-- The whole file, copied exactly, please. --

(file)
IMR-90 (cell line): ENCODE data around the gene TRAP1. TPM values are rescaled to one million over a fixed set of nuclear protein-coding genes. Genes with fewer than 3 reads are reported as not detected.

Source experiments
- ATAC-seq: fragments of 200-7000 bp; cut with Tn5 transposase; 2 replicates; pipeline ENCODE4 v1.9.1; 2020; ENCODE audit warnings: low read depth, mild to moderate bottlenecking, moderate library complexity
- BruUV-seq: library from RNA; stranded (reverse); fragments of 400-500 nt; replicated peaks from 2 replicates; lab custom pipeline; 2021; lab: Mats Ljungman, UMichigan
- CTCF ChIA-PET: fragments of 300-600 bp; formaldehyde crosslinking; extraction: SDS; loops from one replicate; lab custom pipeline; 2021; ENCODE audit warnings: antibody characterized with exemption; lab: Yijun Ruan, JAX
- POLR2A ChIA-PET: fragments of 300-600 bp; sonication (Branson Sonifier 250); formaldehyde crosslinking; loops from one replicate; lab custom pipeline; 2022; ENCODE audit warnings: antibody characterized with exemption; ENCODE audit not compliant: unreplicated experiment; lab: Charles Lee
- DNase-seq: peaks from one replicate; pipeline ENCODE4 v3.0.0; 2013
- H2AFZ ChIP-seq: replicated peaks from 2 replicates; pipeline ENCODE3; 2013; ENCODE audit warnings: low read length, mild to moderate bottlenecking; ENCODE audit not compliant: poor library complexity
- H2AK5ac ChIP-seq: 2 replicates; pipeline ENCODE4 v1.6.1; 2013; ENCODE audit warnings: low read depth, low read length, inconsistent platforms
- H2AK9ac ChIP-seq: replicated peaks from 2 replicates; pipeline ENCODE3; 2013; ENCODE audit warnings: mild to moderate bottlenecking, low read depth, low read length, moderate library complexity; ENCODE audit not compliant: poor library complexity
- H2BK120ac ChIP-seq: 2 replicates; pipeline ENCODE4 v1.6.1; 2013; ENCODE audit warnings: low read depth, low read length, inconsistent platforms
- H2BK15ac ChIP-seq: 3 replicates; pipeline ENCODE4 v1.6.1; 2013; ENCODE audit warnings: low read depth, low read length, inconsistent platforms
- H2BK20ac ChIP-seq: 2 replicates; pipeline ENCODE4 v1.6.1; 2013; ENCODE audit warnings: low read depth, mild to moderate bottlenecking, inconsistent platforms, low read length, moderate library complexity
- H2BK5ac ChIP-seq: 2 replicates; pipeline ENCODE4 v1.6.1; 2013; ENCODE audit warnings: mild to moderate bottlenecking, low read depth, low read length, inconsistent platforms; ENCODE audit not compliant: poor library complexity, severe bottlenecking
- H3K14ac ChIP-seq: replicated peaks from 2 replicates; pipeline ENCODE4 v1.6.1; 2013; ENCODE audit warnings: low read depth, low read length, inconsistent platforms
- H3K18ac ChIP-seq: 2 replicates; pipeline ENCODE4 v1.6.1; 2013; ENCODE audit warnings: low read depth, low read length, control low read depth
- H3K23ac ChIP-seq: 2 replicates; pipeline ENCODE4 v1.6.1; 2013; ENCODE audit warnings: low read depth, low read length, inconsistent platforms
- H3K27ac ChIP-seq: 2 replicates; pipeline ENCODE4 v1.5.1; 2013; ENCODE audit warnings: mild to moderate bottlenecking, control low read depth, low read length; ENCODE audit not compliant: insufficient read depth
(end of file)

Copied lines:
IMR-90 (cell line): ENCODE data around the gene TRAP1. TPM values are rescaled to one million over a fixed set of nuclear protein-coding genes. Genes with fewer than 3 reads are reported as not detected.

Source experiments
- ATAC-seq: fragments of 200-7000 bp; cut with Tn5 transposase; 2 replicates; pipeline ENCODE4 v1.9.1; 2020; ENCODE audit warnings: low read depth, mild to moderate bottlenecking, moderate library complexity
- BruUV-seq: library from RNA; stranded (reverse); fragments of 400-500 nt; replicated peaks from 2 replicates; lab custom pipeline; 2021; lab: Mats Ljungman, UMichigan
- CTCF ChIA-PET: fragments of 300-600 bp; formaldehyde crosslinking; extraction: SDS; loops from one replicate; lab custom pipeline; 2021; ENCODE audit warnings: antibody characterized with exemption; lab: Yijun Ruan, JAX
- POLR2A ChIA-PET: fragments of 300-600 bp; sonication (Branson Sonifier 250); formaldehyde crosslinking; loops from one replicate; lab custom pipeline; 2022; ENCODE audit warnings: antibody characterized with exemption; ENCODE audit not compliant: unreplicated experiment; lab: Charles Lee
- DNase-seq: peaks from one replicate; pipeline ENCODE4 v3.0.0; 2013
- H2AFZ ChIP-seq: replicated peaks from 2 replicates; pipeline ENCODE3; 2013; ENCODE audit warnings: low read length, mild to moderate bottlenecking; ENCODE audit not compliant: poor library complexity
- H2AK5ac ChIP-seq: 2 replicates; pipeline ENCODE4 v1.6.1; 2013; ENCODE audit warnings: low read depth, low read length, inconsistent platforms
- H2AK9ac ChIP-seq: replicated peaks from 2 replicates; pipeline ENCODE3; 2013; ENCODE audit warnings: mild to moderate bottlenecking, low read depth, low read length, moderate library complexity; ENCODE audit not compliant: poor library complexity
- H2BK120ac ChIP-seq: 2 replicates; pipeline ENCODE4 v1.6.1; 2013; ENCODE audit warnings: low read depth, low read length, inconsistent platforms
- H2BK15ac ChIP-seq: 3 replicates; pipeline ENCODE4 v1.6.1; 2013; ENCODE audit warnings: low read depth, low read length, inconsistent platforms
- H2BK20ac ChIP-seq: 2 replicates; pipeline ENCODE4 v1.6.1; 2013; ENCODE audit warnings: low read depth, mild to moderate bottlenecking, inconsistent platforms, low read length, moderate library complexity
- H2BK5ac ChIP-seq: 2 replicates; pipeline ENCODE4 v1.6.1; 2013; ENCODE audit warnings: mild to moderate bottlenecking, low read depth, low read length, inconsistent platforms; ENCODE audit not compliant: poor library complexity, severe bottlenecking
- H3K14ac ChIP-seq: replicated peaks from 2 replicates; pipeline ENCODE4 v1.6.1; 2013; ENCODE audit warnings: low read depth, low read length, inconsistent platforms
- H3K18ac ChIP-seq: 2 replicates; pipeline ENCODE4 v1.6.1; 2013; ENCODE audit warnings: low read depth, low read length, control low read depth
- H3K23ac ChIP-seq: 2 replicates; pipeline ENCODE4 v1.6.1; 2013; ENCODE audit warnings: low read depth, low read length, inconsistent platforms
- H3K27ac ChIP-seq: 2 replicates; pipeline ENCODE4 v1.5.1; 2013; ENCODE audit warnings: mild to moderate bottlenecking, control low read depth, low read length; ENCODE audit not compliant: insufficient read depth